A couple of weeks ago, "k_hettich" posted a question in CNET's How-To forum asking about converting vinyl LPs to CDs. A couple of people recommended USB turntables that automate the process and cost from $70 to more than $230.
Over the last couple of years I've converted a couple hundred audio cassettes and dozens of LPs to MP3s and WMAs, many of which were ultimately burned onto CDs. The only expense required was a $5 connector between my stereo amplifier and PC sound card. The real work was done by the free Audacity audio-conversion software.
Back in October 2009 CNET Senior Editor Donald Bell presented an 11-step tutorial on using your PC to record audio that provides both a video and a slideshow explaining everything you need to know about PC audio recording. The how-to briefly covers converting analog audio to digital using Audacity.
As the how-to points out, Audacity was designed for sound engineers, so the program can be daunting to learn. In fact, on my machine the software crashed repeatedly, especially when other apps were active. The online Audacity manual provides a series of tutorials for beginners and other help resources.
Most of the problems I encountered while using Audacity were overcome through good-old trial and error. Here are a few of the lessons I learned:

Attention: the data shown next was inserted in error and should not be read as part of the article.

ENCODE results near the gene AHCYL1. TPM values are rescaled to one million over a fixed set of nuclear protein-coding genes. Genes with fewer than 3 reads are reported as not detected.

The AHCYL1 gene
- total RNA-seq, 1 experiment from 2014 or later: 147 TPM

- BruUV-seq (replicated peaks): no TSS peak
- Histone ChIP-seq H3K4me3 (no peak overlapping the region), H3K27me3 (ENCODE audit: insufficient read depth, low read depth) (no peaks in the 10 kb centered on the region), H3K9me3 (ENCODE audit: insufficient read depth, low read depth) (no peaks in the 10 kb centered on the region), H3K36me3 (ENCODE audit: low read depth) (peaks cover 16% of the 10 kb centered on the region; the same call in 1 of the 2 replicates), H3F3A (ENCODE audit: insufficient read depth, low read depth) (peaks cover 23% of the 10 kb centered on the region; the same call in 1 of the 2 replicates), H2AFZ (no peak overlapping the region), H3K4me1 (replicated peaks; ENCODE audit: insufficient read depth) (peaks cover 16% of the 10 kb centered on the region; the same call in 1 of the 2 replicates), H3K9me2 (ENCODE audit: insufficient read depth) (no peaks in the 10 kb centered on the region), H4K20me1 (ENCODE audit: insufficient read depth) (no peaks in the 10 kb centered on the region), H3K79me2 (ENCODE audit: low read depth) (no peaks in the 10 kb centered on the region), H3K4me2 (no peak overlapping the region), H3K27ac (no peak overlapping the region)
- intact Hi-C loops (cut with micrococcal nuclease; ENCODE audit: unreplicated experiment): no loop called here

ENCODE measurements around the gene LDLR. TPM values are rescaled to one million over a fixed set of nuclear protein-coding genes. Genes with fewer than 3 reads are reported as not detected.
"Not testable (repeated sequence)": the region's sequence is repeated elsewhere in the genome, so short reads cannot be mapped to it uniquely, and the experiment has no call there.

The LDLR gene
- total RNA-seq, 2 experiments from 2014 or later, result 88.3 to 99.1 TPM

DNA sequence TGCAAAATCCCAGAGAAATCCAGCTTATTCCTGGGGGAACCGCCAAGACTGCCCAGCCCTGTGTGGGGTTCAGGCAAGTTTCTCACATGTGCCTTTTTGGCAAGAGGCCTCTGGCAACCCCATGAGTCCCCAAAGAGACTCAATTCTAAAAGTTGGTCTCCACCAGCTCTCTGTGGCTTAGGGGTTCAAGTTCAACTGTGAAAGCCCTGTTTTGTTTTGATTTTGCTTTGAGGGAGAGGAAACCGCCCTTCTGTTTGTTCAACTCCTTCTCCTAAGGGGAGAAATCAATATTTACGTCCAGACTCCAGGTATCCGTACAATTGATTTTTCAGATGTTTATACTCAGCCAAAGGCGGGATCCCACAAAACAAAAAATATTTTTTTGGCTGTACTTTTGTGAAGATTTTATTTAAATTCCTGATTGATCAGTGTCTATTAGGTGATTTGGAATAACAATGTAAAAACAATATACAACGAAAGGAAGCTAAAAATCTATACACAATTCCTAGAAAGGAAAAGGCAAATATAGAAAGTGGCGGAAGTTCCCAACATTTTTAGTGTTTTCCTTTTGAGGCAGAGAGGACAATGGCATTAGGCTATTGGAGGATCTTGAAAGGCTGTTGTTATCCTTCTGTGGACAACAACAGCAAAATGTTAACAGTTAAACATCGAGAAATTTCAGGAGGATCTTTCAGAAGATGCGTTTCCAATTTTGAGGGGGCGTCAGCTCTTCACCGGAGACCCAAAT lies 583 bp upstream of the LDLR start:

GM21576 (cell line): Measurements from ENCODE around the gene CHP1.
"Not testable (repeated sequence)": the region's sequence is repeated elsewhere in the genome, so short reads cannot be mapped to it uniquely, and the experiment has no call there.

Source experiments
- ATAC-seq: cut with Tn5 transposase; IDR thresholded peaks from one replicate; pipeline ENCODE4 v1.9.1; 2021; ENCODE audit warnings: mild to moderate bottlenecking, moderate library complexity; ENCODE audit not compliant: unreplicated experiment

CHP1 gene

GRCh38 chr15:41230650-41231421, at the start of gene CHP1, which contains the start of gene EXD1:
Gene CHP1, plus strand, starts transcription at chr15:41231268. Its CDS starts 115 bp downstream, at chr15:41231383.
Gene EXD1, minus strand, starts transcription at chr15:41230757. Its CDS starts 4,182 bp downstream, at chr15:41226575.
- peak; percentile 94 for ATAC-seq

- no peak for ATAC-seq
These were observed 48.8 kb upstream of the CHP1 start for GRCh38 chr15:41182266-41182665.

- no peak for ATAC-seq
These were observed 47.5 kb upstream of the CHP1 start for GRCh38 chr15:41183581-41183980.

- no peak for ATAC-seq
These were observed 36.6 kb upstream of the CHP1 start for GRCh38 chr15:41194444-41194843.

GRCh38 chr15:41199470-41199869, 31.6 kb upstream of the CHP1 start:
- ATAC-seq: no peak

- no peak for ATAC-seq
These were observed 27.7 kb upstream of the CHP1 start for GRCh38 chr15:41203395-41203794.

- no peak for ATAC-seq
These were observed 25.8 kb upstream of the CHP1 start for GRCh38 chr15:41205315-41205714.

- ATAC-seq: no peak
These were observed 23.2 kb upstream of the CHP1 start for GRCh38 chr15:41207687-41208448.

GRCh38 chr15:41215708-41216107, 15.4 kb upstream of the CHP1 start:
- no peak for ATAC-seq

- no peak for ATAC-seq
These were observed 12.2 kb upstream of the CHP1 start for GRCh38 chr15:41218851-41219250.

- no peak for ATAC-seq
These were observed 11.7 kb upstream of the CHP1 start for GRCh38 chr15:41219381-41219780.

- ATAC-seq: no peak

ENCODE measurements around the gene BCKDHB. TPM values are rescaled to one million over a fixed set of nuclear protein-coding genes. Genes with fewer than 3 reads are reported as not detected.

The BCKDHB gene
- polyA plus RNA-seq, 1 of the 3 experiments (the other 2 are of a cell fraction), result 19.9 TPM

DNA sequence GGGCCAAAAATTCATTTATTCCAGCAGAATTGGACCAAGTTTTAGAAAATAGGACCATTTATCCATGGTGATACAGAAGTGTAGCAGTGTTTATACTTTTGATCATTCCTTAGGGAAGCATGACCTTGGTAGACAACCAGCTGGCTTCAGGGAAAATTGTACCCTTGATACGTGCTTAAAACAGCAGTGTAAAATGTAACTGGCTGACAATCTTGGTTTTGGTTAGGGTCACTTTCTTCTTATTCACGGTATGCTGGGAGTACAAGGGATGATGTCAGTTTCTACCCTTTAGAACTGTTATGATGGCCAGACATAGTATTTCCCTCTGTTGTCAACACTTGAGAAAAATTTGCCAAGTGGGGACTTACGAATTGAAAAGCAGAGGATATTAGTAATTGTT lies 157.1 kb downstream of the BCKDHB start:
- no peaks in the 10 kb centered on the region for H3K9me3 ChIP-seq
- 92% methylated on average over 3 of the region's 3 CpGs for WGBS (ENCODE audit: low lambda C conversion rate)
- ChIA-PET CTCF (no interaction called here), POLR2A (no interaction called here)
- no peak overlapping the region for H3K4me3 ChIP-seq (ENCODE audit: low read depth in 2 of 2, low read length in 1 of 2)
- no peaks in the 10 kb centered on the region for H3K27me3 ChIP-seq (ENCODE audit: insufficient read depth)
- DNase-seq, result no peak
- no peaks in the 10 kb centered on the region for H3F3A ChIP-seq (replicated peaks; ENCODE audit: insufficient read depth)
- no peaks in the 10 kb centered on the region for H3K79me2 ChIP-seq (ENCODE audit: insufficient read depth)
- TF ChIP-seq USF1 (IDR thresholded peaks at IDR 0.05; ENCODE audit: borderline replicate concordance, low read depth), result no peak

Notebook computers may not have the required sound-processing hardware. When I tried using a two-year-old laptop to convert analog audio, I found the sound chip built into the machine's motherboard simply couldn't handle the load. For as little as $15 you can buy a USB sound adapter that supplants the notebook's sound chip, but the sound card that came with a six-year-old PC (like the one I use for the bulk of my audio conversions) will likely give you a better end result.
Record a few tracks at a time. In my experience, Audacity was more likely to crash if I had recorded an hour or more of audio in one go. I soon got into the habit of recording and converting tracks in 30- to 45-minute chunks, which is roughly one album or tape side at a time.
Use the maximum record volume. The MP3s and WMAs I converted from analog tend to have a lower default volume than native-digital audio files, so combining analog-native and digital-native tracks on the same CD makes the disc's volume uneven. Even setting Audacity to record at the maximum volume often leaves the converted tracks quieter than their native-digital counterparts.
Audacity features an Amplify option on the Effect menu that can mitigate some of the volume difference, but I have had mixed results using the feature. As I mentioned, I'm no sound engineer, so you might have better luck than I had evening the track volumes. Other effects include filters, fades, bass boost, echo, and equalization.
Don't be afraid to edit. Some of the tapes I converted date back to the 1970s, a time when my recording "skills" included splitting a single track on two different sides of the same tape. It's surprisingly easy to splice such tracks back together, as well as to remove or reduce the applause at the end of live tracks and the dead air before and after individual tracks.
After you become more familiar with Audacity's many extra features, you may start feeling like a home-grown record producer. Grammys, here you come!